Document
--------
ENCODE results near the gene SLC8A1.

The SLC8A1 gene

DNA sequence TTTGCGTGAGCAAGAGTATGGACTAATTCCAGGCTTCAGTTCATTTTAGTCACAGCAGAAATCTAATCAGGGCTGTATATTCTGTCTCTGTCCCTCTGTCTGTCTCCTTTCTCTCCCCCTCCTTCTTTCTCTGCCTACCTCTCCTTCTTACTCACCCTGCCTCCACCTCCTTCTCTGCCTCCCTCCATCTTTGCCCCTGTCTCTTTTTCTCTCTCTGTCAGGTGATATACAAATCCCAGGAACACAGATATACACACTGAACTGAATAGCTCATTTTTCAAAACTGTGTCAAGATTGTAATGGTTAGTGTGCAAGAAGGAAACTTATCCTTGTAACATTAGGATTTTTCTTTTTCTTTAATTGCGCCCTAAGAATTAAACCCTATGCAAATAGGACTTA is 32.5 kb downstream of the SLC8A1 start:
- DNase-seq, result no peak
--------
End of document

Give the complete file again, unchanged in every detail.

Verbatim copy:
ENCODE results near the gene SLC8A1.

The SLC8A1 gene

DNA sequence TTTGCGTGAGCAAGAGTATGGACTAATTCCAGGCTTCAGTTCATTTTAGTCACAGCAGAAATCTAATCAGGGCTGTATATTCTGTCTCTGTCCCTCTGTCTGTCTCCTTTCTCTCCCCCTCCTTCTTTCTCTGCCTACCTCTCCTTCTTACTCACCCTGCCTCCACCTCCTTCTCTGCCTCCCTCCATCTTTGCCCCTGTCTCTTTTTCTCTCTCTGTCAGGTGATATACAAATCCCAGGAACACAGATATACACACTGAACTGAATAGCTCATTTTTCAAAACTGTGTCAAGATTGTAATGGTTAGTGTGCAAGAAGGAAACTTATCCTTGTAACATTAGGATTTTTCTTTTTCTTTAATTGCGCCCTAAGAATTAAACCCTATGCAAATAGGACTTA is 32.5 kb downstream of the SLC8A1 start:
- DNase-seq, result no peak